WASHINGTON – The nominated candidate to be the best US diplomat for East Asia said on Tuesday that Washington should develop its relationship with Taiwan in every sector, hours after China’s biggest report to date in the island’s air defense zone.
Daniel Kritenbrink said it was important for Washington to demonstrate its intention to meet its ‘rock-solid obligations’ to Taiwan in the face of pressure from China, which claims the self-governing island as its own territory.
“This is … we need to further develop our strong relationship with Taiwan in every sector,” Kritenbrink said during a Senate Foreign Relations Review Committee on his appointment as Assistant Secretary of State for East Asia.
Earlier, Taiwan said 28 Chinese aircraft, including fighters and nuclear bombers, had entered its air defense zone.
The group of seven leaders issued a statement on Sunday in which they scolded China over a series of issues and underlined the importance of peace and stability across the Strait, saying that China is being called a ‘slander’.
Kritenbrink, a foreign service official who was recently ambassador to Vietnam and a former deputy head of the Chinese mission, was asked whether Washington should switch from a long-standing stance of ‘strategic ambiguity’ to making a clear commitment to defend Taiwan. in the event of a Chinese attack.
He said US ‘one-China’ policies, which formally recognize Beijing and not Taipei, have ensured stability between the strait and Taiwan’s security for many decades.
He added: ‘I do think that maintaining the status quo and security is a dynamic situation. As the threat of [China] growth, as Beijing’s aggressive and bullying behavior toward Taiwan grows, I think our response needs to be calibrated as well. ”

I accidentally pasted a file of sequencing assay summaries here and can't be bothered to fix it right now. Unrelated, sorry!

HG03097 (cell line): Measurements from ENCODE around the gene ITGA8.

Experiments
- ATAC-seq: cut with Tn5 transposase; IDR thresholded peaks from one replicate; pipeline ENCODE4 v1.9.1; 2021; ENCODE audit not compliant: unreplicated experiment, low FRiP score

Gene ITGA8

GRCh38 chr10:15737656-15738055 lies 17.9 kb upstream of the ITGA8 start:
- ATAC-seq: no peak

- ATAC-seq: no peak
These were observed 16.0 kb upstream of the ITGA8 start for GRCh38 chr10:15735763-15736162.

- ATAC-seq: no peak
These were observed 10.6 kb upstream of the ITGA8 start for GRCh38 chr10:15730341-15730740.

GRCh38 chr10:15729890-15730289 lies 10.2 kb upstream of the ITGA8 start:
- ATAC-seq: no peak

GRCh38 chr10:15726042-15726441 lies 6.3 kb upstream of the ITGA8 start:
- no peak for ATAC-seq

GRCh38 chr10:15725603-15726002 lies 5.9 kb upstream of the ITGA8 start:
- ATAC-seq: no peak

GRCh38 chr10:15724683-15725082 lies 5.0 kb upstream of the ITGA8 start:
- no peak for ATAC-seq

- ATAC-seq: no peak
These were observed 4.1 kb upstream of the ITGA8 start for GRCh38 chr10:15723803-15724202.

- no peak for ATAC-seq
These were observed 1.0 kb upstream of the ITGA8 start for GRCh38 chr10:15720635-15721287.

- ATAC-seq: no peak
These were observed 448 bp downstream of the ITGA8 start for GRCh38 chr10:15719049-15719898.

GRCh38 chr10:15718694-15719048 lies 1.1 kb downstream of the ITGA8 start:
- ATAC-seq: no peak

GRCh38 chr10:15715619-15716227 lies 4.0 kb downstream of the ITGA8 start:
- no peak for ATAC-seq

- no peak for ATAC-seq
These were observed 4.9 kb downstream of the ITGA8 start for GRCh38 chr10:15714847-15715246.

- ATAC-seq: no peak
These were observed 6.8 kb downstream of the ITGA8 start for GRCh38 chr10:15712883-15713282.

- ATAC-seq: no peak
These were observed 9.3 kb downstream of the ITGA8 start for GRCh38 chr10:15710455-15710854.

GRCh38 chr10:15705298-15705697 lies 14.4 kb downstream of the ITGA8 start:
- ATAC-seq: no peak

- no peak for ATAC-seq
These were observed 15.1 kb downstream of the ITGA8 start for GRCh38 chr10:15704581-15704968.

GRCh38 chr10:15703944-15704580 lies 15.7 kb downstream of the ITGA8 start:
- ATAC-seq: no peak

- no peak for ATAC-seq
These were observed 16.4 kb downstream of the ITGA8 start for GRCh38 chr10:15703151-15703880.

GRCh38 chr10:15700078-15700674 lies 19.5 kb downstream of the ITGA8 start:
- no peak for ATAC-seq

Liu Pengyu, spokesperson for the Chinese embassy, said in a request for comment that Washington should ‘stop increasing its relations with the Taiwan region in any significant way … to seriously damage relations between China and the US and peace and to avoid stability across the Strait. ‘
Kritenbrink described China as “the biggest challenge facing the United States today” and said that new guidelines adopted by the Biden government for relations in Taiwan were “significantly liberalized” and “explicitly designed to to further develop our relationships and our partnership. ” He said Washington should continue to take steps to account for Chinese leaders responsible for what he calls genocide of Uyghurs and other Muslims in the Xinjiang region of China.
“The ongoing genocide in Xinjiang shocks the conscience,” he said. “We estimate more than 1 million Uighurs have been forcibly detained, placed in re-education camps, forced to provide labor and many other disturbing allegations about how they are being treated,” he said.
“We must continue to take action using all the tools the US government has to account for the leaders who carry out these atrocities,” Kritenbrink said.
Liu reiterated Chinese denials of abuse in Xinjiang, saying: “Facts have proven that there has never been a genocide in Xinjiang.”
In a tweet, Sophie Richardson, China’s director for Human Rights Watch, called Kritenbrink’s Xinjiang remarks a ‘strong promise’, adding: ‘Follow critically.’